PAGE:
The prevention of torture in Egypt

Wednesday, July 27, 2011

The Anti-Torture Unit of the National Council for Human Rights, in collaboration with the International Rehabilitation Council for Torture Victims, organized a round table discussion on the prohibition and prevention of torture and ill-treatment. The APT participated together with other international and Egyptian civil society organizations. The purpose of the roundtable was to identify ways of reducing and preventing torture and ill-treatment in Egypt, taking into consideration new opportunities opened up by the January 25th revolution, as well as challenges related to the current situation.

The APT participated actively in the discussion, which took place in Cairo on 28 June, and provided copies of APT’s publication to the participants. Moreover, the APT discussed with the other participants best ways forward to enhance torture prevention in Egypt.

The participants of the roundtable agreed on the need to enhance anti-torture mechanisms and strengthen legal and procedural safeguards against torture.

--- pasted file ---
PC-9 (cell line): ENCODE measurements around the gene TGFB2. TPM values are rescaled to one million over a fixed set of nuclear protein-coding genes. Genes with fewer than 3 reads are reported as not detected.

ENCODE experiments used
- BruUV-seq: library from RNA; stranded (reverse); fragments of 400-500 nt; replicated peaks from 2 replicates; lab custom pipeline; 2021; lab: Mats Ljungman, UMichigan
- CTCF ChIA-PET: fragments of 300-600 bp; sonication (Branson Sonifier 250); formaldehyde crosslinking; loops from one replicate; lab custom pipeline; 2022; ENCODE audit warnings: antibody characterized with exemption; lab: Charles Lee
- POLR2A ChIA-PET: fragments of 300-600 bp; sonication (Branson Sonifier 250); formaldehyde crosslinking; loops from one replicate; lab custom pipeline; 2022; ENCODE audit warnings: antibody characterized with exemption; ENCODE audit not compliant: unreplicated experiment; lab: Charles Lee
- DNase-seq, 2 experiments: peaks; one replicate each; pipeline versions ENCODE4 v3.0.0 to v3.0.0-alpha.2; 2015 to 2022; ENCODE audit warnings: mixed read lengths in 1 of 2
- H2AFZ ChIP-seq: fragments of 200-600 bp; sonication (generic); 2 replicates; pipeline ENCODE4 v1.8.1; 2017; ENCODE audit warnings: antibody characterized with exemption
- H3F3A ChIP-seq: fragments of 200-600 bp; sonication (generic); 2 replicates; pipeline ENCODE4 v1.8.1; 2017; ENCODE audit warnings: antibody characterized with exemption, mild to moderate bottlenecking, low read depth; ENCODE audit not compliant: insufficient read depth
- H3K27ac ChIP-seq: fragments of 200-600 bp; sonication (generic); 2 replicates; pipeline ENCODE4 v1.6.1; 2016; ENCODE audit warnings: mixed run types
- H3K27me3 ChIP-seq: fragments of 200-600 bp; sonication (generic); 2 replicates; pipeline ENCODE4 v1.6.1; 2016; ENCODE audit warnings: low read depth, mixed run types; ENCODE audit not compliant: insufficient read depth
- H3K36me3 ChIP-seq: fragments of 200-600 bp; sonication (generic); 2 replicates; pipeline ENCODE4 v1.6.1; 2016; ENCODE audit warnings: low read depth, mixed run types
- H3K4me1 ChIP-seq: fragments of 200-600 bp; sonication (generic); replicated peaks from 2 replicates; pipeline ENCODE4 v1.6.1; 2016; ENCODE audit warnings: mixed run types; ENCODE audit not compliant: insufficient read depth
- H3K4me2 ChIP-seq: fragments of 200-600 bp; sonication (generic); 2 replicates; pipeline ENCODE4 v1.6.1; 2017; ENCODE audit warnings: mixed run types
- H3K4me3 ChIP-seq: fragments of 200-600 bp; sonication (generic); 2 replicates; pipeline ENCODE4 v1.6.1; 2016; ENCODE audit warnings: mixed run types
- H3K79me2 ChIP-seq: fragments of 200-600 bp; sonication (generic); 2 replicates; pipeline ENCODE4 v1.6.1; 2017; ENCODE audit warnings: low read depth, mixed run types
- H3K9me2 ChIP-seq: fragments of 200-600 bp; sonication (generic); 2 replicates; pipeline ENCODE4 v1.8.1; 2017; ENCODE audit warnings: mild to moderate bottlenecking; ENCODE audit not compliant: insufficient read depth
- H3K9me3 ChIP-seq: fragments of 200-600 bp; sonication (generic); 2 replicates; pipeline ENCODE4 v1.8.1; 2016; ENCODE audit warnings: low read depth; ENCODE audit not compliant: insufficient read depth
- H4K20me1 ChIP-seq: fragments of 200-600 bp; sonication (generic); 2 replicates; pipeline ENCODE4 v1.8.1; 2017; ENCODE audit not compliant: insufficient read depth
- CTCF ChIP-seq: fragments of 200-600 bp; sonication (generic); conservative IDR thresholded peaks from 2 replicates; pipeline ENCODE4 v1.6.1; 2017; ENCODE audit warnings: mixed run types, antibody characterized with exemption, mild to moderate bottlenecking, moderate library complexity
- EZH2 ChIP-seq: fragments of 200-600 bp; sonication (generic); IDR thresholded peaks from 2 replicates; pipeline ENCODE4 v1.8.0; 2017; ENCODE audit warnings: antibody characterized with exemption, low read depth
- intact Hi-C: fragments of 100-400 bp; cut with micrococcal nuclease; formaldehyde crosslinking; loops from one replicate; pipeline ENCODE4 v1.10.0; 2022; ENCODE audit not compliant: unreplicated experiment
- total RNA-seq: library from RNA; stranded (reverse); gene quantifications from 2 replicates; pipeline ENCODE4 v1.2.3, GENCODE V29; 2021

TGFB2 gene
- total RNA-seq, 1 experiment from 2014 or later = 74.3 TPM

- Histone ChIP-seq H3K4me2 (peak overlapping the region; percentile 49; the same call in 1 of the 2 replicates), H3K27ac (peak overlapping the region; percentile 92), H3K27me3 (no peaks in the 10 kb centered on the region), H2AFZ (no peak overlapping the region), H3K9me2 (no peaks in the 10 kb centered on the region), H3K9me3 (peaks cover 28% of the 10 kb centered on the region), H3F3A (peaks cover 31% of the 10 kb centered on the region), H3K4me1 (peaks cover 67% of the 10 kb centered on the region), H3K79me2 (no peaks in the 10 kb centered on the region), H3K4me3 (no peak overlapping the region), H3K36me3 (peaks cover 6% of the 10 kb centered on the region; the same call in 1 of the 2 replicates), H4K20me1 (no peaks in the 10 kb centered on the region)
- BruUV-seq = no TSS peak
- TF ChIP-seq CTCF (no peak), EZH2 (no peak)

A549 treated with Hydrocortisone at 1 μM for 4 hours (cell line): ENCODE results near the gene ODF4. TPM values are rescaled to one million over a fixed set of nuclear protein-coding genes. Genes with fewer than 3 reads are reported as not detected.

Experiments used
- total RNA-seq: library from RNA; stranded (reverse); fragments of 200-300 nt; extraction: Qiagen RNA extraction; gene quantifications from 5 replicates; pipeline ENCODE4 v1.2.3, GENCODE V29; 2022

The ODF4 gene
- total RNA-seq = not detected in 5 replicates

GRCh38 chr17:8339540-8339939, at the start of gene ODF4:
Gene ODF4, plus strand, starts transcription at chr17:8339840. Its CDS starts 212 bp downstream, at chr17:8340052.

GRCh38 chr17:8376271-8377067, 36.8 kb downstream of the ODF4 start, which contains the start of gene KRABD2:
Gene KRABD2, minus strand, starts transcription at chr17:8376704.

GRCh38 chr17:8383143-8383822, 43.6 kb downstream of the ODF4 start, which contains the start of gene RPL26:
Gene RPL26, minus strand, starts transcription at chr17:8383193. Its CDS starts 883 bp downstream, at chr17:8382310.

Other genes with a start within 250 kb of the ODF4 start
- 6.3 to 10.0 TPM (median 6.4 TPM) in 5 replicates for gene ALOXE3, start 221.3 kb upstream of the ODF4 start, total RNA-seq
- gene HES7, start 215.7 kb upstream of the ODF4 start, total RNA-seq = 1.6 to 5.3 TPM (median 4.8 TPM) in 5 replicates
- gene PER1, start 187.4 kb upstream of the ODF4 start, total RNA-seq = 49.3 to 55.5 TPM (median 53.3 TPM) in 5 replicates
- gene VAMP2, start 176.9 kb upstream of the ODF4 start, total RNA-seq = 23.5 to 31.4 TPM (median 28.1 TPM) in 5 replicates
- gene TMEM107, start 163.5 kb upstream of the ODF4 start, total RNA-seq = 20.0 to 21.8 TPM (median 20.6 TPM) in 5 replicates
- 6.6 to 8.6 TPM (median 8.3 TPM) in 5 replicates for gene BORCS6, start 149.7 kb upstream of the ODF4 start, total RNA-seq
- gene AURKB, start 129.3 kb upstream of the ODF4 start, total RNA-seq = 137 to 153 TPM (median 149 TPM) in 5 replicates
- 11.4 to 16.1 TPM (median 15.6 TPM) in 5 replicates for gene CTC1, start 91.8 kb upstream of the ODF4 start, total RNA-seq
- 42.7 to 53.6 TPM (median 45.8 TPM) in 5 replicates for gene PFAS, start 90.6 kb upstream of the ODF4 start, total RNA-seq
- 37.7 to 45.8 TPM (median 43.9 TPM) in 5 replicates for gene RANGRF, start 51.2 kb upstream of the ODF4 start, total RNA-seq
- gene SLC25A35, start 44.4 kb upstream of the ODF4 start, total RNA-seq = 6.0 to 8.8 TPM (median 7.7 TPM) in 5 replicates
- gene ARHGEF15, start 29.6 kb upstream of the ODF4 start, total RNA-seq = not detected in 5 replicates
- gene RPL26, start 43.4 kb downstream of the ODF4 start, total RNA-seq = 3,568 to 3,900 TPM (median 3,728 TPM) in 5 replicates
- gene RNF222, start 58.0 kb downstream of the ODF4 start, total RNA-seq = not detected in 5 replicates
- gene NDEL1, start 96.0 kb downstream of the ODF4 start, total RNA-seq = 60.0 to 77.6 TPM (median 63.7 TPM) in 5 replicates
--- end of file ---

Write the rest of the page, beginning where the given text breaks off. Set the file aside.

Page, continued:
There was a clear consensus that accession to the Optional Protocol to the UN Convention against Torture (OPCAT) was a priority. Likewise, participants agreed that Egypt should allow for independent and judicial actors to monitor the treatment in places of detention. Extending an invitation to the Special Rapporteur on Torture was also viewed as a priority.

Other recommendations included the need for legislative changes, namely in the penal code, to bring the definition of torture into conformity with the Convention against Torture and the need for perpetrators of torture being brought to justice. The participants also stressed the importance of allowing lawyers to meet detainees from the first hour of detention and to be present during the interrogation, and the need to increase independent forensic capacities. Participants identified a need for raising public awareness and professional training on the absolute prohibition of torture and means to enforce this prohibition.

Finally, participants also underlined how important it was that the Supreme Military Council condemns all acts of torture and demonstrates its will for anti-torture reforms.

The National Council for Human Rights (NCHR) has summed-up the workshop’s conclusion and recommendations in a report that it has submitted to the Prime Minister, the Minister of Interior, the Attorney General and the Ministry of Defense.

 

Contact Person: Esther Schaufelberger, APT MENA Programme Officer